Recently, I came across a very interesting article that got me thinking (not always an easy thing to do). The post was by a member of the LinkedIn Engineering team and it described their move away from a  a Java Servlet/JSP stack to a JavaScript templating library called dust.js. You might think of that as a fairly esoteric topic, but the article provides a real-life example of a UI architecture that I believe will be especially germane in a world where polyglot and mobile apps proliferate. Let me explain.

Before I get into the reasons why I find this architecture particularly interesting, lets do a quick flyby review of the architecture itself. Most web applications use some kind of a server-side templating engine to generate dynamic HTML based on backend data. In the Java world this is typically done using JSPs, but an equivalent exists in all languages – for C#, ERB for Ruby/Rails, Django for Python etc. In the world of, Visualforce fulfills this role and you typically pick from the standard Visualforce component library to generate dynamic web pages based on data. Client-side templates on the other hand get the ‘raw’ data from the server (typically via REST/JSON) and assemble/generate the dynamic HTML in the browser. With client-side templates, the UI code and logic is completely independent of the server-side technology stack and you get a very loosely-coupled, reusable UI architecture. You could of course achieve something similar without a client-side template library (for e.g. making the REST callouts in JS and then doing DOM manipulation using a library like JQuery), but client-side templates are a more reusable and offer better separation of concerns. The ‘before and after’ diagrams included in the LinkedIn article show the differences between server-side vs client-side templating perfectly.

The advantages of server-side templates are obvious and numerous enough to not require any further explanation. Where does it make sense to use a client-side template based architecture though? LinkedIn provides one answer – in a polyglot environment where you want to create UI ‘widgets’ that can be reused across multiple implementation stacks. As described in the article, LinkedIn switched to a JavaScript based client-side template (dust.js) so that they could reuse UI components across their JSP/Servlet, JRuby and Grails server-side stacks. With dust.js, they could completely decouple the UI from the backend stack (thereby increasing its reuse) by using REST/JSON to get data from the backend and then generating the appropriate HTML markup in the browser using JavaScript. As Adam so eloquently described in his blog post, the world is moving to polyglot applications, and platforms like Heroku that support them. A UI architecture that uses client-side templates is especially well-suited for this kind of applications.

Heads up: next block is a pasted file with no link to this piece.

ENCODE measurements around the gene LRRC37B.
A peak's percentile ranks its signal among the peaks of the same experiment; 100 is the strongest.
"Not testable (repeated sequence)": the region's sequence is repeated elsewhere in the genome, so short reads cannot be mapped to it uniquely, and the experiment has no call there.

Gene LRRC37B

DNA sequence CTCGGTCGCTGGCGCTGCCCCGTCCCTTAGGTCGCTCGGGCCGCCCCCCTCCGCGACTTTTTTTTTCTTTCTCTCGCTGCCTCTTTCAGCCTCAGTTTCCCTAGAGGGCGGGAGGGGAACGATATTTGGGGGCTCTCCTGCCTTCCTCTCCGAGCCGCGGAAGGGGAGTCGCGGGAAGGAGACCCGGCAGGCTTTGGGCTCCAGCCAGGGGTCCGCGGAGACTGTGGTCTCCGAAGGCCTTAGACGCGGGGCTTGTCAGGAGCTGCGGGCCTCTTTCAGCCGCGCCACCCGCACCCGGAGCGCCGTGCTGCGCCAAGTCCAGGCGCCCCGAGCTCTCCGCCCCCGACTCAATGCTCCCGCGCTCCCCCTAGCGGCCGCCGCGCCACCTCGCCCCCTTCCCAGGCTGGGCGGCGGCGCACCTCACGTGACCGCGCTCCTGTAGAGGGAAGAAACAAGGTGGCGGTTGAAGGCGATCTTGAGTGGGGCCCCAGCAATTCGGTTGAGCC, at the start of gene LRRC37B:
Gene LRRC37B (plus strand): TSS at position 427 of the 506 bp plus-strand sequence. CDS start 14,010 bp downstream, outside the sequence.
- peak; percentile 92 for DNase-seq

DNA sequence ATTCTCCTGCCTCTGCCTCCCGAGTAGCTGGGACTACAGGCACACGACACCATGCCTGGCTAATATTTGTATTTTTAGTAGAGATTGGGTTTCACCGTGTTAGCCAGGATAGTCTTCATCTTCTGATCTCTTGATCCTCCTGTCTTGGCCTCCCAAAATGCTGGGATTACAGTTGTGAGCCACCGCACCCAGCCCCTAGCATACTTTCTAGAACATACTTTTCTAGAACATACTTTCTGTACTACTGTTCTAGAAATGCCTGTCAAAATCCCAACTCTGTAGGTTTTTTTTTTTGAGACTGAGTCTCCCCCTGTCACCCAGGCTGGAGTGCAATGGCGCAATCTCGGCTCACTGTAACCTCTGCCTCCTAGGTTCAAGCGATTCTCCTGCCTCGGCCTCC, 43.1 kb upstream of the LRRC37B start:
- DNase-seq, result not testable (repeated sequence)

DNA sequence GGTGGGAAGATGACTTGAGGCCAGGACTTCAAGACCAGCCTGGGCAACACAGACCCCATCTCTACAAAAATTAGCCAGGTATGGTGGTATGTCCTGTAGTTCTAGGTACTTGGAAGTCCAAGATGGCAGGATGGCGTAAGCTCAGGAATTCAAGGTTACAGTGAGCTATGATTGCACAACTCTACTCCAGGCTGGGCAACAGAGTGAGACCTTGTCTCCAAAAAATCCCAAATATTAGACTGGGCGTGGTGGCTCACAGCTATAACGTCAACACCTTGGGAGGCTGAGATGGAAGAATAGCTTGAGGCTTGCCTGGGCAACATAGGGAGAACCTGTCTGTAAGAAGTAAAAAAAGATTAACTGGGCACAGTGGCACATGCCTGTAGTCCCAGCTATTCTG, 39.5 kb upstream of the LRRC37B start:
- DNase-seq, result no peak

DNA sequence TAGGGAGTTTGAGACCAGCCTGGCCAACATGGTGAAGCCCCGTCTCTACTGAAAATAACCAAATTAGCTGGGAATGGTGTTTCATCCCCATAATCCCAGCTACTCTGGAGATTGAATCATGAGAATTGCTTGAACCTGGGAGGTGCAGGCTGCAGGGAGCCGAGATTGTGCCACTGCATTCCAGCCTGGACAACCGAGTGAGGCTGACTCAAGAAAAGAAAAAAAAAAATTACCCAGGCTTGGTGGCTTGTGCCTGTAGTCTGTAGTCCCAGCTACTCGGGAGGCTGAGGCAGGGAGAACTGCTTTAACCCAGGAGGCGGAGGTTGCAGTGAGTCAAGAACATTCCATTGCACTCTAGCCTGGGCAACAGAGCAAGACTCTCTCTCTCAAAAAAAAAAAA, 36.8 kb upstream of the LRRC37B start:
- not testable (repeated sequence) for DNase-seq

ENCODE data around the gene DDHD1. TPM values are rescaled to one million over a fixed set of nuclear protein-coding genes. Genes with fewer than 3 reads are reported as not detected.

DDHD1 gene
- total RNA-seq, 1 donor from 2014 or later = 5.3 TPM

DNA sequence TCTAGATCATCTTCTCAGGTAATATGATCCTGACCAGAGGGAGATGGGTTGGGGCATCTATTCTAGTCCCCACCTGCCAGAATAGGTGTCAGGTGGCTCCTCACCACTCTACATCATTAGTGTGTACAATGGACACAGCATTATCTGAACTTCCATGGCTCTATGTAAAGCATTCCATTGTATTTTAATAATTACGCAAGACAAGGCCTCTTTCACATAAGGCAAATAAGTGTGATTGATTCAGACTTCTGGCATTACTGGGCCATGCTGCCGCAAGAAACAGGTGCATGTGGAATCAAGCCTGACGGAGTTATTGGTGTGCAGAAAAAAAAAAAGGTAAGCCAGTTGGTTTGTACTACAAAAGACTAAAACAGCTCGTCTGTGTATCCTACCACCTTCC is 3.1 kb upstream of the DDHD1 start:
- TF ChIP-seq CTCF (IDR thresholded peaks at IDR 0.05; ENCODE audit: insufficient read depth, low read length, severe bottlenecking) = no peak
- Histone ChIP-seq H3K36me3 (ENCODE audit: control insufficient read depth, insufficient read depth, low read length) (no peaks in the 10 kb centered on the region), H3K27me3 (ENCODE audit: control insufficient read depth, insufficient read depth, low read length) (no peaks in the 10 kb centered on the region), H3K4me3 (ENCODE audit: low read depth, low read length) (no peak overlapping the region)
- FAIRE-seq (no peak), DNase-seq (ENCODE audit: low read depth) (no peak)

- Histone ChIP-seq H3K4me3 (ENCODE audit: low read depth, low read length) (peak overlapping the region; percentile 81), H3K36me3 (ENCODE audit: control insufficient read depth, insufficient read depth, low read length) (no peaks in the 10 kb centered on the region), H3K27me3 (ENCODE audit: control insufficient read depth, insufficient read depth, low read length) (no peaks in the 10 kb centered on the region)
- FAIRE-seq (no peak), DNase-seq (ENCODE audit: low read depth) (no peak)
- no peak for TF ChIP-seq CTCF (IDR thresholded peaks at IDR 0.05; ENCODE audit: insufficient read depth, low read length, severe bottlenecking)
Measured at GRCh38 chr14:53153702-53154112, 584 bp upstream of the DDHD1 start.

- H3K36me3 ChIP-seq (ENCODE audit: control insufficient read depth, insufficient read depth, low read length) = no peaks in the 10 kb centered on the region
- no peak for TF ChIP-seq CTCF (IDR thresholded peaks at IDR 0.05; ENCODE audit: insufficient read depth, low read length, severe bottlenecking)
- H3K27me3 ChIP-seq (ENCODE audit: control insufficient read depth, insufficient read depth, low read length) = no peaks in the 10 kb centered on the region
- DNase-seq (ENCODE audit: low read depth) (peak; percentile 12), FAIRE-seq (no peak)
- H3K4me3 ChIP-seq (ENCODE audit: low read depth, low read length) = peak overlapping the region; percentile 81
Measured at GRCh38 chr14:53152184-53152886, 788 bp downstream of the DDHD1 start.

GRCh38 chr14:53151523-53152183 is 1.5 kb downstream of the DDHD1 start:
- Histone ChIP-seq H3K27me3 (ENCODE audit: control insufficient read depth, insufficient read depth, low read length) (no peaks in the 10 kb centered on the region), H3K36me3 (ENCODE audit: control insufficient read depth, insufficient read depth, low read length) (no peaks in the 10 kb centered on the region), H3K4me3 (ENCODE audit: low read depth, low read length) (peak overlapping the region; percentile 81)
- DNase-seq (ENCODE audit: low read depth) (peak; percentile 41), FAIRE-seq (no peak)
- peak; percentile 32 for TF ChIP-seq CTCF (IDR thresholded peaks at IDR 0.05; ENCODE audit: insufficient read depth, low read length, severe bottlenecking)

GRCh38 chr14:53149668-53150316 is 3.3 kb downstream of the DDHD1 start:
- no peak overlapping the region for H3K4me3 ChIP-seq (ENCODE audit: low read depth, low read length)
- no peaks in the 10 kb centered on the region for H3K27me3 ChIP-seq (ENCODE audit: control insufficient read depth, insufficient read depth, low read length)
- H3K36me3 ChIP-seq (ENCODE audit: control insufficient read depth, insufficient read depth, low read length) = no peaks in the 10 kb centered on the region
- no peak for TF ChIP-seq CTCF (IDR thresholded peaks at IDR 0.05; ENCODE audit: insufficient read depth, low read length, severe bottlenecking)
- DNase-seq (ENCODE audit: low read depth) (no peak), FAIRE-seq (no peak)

The other use case where such a UI architecture may be relevant is mobile. Imagine having to build a mobile web application using HTML5, JavaScript and CSS. In many cases (especially for enterprise mobile apps), this web application will also have (or already has) a ‘desktop’ version that provides a super-set of the mobile app’s functionality. On the server-side, you could simply expose a single REST/JSON interface for the data, and then build separate web UIs (one mobile-optimized, and the other not) using client-side templates. You could even build a native mobile app (e.g. Android or iOS), and a ‘desktop’ web app  – both consuming the same REST/JSON backend interface.

So what might this type of UI architecture look like in the world? On the server-side, you could use either the standard REST API or develop a custom RESTful inteface using Apex REST. On the client side, you could use any client-templating technology (dust.js, mustache, insert cute sounding name for another obscure library here etc.) and combine it with something like JQuery to generate your dynamic HTML. If you’re using Visualforce, you could also use JS Remoting and Action Functions to pull data in JavaScript (instead of using native VF components). You can even invoke the REST API from a VF page using this JavaScript library. Here a view of how such an architecture might look like.

To be clear, I’m not advocating the use of this UI architecture over the native templating and data-binding offered by Visualforce (and it’s equivalent in other languages). Server-side templating should continue to be the default choice for most web applications as it offers many benefits like performance, security etc. In certain cases however (polyglot and mobile apps for e.g.), it is worth considering an alternative UI architecture like the one LinkedIn has adopted.

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